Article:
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Judge orders psychiatric assessment for man convicted in child porn case

Last Updated May 28, 2015 at 7:18 pm EST

Summary

Brian Way, 44, was convicted on May 12.


The long-term offender designation could be precedent-setting because Way has no previous convictions.


A judge has ordered a Toronto man convicted in a child pornography investigation to undergo a 60-day psychiatric assessment to determine his risk.

Brian Way, 44, was convicted on May 12 of making, possessing, publishing, distributing, exporting, and importing child pornography.

Once the assessment is completed, Way could be declared a long-term offender, which means he would be monitored on a sex offender registry for the rest of his life.

At a sentencing hearing on Thursday, Crown lawyer Jill Cameron argued Way — who has no prior convictions for child porn — should be assessed by a psychiatrist as a first step towards the designation because he poses a risk of potentially harming more children in the future.

Crown lawyers can move forward with the long-term offender application only after the results are known.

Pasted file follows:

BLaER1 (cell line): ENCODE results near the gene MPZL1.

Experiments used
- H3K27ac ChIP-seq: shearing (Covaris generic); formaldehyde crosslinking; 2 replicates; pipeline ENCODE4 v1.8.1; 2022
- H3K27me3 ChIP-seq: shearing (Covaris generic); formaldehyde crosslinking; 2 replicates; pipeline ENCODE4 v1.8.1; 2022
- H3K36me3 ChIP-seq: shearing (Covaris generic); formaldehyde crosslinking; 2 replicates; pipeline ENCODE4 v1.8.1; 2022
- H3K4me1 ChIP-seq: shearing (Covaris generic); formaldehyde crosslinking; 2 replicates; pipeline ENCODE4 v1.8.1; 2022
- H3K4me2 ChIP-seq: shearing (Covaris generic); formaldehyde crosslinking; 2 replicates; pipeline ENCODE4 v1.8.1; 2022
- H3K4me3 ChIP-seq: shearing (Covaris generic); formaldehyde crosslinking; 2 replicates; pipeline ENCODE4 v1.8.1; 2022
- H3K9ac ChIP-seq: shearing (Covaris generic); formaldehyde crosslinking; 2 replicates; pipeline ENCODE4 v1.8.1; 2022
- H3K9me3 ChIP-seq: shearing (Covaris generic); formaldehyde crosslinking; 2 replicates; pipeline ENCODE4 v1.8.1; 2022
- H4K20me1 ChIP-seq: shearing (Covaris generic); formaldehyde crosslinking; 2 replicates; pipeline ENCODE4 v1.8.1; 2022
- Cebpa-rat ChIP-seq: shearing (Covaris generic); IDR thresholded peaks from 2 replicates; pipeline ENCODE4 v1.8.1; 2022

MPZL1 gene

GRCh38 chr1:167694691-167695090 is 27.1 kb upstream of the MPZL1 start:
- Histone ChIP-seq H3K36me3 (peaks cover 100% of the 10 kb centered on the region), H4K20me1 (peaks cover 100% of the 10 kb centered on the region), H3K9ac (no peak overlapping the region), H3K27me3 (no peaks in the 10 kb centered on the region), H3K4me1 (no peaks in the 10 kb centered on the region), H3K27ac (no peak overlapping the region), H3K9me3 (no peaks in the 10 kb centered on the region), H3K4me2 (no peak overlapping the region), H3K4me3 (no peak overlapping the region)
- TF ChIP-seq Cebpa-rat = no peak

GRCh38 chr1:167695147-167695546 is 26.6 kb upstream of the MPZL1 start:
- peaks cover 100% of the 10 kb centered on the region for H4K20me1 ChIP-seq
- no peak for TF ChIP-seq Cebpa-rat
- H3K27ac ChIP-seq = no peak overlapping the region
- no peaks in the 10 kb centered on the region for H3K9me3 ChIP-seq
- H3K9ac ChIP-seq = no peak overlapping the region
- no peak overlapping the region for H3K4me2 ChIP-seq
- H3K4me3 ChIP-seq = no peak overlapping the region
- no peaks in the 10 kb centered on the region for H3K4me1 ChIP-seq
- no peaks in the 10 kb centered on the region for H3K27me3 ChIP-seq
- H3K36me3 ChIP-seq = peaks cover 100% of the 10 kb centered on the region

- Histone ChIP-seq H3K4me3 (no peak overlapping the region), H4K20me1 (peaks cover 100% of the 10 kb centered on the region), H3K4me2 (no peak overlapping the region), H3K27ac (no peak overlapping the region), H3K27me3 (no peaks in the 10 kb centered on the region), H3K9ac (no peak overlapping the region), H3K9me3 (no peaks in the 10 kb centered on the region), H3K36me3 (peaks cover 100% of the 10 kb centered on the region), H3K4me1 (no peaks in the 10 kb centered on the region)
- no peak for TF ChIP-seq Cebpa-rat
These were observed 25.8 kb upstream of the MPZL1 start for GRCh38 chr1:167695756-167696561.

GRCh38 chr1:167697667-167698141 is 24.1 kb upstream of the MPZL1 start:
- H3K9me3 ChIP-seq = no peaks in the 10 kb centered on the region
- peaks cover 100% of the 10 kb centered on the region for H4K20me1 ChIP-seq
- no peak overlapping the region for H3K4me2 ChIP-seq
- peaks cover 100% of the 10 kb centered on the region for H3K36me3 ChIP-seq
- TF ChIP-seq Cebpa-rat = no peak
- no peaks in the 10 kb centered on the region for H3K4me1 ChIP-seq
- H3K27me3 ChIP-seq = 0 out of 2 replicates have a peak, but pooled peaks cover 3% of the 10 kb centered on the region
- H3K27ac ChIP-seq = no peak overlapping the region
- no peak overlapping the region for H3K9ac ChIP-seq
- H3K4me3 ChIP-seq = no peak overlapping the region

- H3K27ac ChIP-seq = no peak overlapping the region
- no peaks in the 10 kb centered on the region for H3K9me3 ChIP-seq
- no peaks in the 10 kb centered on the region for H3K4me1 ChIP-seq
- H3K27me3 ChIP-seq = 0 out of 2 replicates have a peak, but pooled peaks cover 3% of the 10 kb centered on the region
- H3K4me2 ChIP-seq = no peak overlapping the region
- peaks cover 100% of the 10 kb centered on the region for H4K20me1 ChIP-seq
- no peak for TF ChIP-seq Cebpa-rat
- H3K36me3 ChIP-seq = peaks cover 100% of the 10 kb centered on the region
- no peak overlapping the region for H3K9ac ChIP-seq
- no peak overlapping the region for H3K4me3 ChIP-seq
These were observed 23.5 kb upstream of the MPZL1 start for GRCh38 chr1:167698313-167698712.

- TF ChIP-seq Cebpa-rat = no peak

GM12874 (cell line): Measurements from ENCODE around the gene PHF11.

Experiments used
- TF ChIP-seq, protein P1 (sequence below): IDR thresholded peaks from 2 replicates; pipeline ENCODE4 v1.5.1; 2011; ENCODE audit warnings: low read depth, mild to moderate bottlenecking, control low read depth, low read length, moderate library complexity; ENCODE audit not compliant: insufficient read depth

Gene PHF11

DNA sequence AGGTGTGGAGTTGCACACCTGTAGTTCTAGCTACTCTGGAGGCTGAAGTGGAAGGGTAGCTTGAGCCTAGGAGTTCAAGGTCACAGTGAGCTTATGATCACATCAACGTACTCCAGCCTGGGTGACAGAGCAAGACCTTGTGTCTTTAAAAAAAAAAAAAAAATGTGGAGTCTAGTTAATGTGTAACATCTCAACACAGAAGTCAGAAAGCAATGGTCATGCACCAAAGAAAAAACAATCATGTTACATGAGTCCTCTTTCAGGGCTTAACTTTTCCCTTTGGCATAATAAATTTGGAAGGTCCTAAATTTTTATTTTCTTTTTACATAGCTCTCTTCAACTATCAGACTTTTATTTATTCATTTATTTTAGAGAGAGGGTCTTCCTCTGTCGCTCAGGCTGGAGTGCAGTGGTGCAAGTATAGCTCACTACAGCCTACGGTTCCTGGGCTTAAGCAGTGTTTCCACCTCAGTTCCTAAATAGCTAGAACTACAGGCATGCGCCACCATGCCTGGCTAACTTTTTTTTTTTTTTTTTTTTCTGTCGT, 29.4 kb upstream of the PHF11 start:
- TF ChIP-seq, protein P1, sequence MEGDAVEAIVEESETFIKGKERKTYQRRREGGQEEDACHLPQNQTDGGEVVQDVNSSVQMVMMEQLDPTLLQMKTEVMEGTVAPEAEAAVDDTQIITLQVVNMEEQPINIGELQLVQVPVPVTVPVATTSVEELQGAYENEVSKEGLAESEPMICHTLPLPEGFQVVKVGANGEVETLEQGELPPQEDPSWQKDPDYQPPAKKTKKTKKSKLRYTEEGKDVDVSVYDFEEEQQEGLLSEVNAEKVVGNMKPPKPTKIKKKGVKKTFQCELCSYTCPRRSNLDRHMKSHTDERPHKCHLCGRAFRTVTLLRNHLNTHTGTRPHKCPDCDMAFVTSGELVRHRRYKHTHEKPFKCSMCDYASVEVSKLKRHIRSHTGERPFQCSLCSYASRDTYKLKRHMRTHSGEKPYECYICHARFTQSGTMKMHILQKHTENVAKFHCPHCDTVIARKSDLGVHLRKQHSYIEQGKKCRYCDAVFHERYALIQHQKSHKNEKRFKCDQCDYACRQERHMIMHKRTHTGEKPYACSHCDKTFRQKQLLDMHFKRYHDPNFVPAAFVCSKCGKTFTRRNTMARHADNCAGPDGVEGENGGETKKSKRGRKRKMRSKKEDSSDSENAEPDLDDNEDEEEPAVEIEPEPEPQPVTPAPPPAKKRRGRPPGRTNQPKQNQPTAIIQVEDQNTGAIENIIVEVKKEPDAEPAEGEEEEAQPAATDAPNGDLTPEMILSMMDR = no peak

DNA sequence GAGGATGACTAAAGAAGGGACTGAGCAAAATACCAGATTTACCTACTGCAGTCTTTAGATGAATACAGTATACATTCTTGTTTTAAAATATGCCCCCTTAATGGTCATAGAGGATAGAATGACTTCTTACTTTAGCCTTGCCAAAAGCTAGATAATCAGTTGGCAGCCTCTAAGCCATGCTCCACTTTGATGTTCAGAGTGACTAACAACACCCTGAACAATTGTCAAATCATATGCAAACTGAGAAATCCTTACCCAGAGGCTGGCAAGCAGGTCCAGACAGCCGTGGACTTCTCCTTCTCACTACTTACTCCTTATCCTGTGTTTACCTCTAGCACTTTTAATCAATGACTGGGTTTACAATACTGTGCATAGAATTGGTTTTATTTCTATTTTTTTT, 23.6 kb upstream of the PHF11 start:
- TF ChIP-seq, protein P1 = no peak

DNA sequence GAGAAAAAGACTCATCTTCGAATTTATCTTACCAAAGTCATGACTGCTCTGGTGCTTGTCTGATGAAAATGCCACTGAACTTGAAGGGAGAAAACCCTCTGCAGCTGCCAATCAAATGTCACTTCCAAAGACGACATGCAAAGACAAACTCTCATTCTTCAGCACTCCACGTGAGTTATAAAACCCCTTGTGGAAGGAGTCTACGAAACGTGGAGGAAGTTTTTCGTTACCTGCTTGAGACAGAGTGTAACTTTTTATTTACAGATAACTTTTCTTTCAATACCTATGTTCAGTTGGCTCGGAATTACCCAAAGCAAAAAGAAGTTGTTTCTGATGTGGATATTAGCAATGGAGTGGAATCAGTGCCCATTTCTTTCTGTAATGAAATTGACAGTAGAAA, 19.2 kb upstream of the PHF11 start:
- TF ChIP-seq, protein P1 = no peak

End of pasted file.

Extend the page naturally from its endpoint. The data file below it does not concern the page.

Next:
The psychiatric results are expected at the end of August and the ruling could come down in the fall.

In the Crown’s argument, Cameron said Way has a complete lack of empathy for the victimized children, and that there is a risk of psychiatric harm to children in the future.

The Crown said he is a long-term offender candidate because he is “an admitted pedophile who spent a large time amassing porn” at home.

Way pleaded guilty to seven child pornography charges related to his home collection, but contested nine charges related to more than 170 of the films he sold online. Those charges included making and possessing child pornography, possessing property obtained by crime and instructing a criminal organization.

In March, Way’s lawyer Nyrown Dwyer said the films produced and sold by Way weren’t sexual in nature but simply showed “naked boys doing silly things.”

Dwyer told the judge-alone trial that while Way was aware some buyers might have a sexual interest in children, the films themselves had no sexually explicit content or sexual language.

Way was arrested in 2013 in a massive investigation, which led to more than 300 arrests in Canada, the United States, Mexico and other countries. Police found 187,000 images and thousands of films. Almost 400 children were rescued.

Police said at the time he had made millions producing and selling the films through a company called Azov Films.

With files from The Canadian Press